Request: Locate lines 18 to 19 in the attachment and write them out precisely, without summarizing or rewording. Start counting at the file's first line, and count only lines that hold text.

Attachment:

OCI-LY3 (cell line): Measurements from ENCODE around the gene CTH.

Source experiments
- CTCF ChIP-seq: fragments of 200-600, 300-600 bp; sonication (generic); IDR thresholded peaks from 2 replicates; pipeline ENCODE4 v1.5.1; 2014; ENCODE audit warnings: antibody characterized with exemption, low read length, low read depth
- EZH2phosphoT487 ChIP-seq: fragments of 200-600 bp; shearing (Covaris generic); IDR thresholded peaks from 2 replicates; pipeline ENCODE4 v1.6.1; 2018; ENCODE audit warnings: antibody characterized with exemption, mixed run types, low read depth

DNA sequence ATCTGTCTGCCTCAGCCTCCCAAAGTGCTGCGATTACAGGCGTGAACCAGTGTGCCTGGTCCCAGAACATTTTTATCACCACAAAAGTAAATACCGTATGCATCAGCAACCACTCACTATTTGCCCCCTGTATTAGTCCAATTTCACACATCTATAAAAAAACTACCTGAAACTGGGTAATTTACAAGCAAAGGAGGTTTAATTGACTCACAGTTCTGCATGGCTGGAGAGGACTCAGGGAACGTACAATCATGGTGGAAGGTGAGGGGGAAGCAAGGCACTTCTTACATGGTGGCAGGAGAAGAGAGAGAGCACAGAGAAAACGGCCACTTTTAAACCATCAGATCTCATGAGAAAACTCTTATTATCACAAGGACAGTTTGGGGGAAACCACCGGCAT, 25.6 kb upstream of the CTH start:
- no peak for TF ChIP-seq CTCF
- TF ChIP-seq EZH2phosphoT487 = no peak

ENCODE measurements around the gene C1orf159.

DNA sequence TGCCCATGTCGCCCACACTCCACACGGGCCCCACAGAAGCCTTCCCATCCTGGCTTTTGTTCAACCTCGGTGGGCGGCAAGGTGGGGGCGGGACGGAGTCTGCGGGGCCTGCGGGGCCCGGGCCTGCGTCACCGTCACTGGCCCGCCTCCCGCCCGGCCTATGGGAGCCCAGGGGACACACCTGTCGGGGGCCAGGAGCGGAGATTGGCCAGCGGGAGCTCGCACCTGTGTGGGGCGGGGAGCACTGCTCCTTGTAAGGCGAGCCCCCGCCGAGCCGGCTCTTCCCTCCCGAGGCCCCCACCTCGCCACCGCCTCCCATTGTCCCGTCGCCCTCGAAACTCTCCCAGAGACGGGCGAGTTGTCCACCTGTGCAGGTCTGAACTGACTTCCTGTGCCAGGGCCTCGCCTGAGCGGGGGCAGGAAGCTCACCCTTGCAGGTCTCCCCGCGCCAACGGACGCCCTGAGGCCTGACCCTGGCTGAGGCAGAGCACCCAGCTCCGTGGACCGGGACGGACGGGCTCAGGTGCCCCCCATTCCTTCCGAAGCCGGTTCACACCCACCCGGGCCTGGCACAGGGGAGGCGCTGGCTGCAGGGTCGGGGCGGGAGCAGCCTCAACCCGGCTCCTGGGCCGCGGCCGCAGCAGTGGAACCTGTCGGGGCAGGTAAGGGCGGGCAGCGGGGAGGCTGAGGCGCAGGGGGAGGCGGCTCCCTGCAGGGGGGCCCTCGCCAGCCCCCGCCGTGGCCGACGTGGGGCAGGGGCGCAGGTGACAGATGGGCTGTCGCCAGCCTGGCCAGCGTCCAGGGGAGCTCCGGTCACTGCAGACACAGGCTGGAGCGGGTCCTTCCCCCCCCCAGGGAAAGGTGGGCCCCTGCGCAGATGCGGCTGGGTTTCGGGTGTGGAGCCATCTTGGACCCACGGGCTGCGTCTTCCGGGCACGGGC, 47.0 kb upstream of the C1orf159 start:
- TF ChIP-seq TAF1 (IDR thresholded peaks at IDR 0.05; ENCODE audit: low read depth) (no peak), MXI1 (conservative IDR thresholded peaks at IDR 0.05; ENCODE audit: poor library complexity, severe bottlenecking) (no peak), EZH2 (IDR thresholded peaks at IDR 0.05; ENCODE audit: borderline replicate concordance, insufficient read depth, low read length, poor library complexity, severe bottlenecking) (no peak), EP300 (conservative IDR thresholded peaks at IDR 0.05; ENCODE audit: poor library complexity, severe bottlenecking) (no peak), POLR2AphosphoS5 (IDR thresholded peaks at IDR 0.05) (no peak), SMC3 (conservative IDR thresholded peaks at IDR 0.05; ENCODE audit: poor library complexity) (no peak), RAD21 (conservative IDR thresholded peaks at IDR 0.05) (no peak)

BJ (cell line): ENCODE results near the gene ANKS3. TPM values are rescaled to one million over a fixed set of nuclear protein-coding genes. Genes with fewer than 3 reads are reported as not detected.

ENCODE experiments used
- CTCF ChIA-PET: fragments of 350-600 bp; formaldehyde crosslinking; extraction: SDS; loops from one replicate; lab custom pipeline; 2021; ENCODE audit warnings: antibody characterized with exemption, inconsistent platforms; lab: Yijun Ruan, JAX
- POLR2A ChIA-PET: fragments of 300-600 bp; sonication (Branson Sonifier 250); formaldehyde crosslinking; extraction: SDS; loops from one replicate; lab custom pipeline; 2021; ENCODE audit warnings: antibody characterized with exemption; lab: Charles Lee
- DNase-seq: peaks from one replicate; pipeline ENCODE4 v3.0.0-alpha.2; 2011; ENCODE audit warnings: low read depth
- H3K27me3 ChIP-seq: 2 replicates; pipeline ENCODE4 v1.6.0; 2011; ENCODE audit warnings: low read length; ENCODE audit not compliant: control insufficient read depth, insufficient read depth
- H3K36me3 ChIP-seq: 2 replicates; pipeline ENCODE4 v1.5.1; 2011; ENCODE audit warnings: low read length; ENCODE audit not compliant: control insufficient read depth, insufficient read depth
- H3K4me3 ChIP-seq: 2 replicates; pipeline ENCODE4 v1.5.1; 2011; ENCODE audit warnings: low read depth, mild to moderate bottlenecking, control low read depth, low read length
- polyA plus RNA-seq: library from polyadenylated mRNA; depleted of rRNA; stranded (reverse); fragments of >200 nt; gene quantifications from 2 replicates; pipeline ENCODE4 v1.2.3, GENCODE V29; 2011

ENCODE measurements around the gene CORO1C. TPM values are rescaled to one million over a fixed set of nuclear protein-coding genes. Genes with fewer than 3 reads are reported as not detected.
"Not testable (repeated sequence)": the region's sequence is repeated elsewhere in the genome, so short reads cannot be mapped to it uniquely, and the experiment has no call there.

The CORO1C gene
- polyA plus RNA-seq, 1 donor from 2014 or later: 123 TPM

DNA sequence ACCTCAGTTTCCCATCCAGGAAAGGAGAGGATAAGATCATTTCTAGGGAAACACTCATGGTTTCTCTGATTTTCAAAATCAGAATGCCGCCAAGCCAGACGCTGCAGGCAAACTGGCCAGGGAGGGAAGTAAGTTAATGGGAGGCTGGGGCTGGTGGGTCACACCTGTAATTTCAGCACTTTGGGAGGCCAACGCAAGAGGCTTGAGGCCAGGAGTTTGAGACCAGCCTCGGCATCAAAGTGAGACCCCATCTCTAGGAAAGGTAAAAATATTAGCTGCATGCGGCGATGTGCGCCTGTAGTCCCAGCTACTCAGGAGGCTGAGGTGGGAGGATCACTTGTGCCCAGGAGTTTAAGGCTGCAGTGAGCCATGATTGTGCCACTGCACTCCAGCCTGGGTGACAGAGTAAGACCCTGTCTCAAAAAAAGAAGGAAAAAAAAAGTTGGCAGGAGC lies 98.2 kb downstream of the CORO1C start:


- H3K4me3 ChIP-seq: 2 replicates; pipeline ENCODE4 v1.5.1; 2011; ENCODE audit warnings: low read depth, mild to moderate bottlenecking, control low read depth, low read length
- polyA plus RNA-seq: library from polyadenylated mRNA; depleted of rRNA; stranded (reverse); fragments of >200 nt; gene quantifications from 2 replicates; pipeline ENCODE4 v1.2.3, GENCODE V29; 2011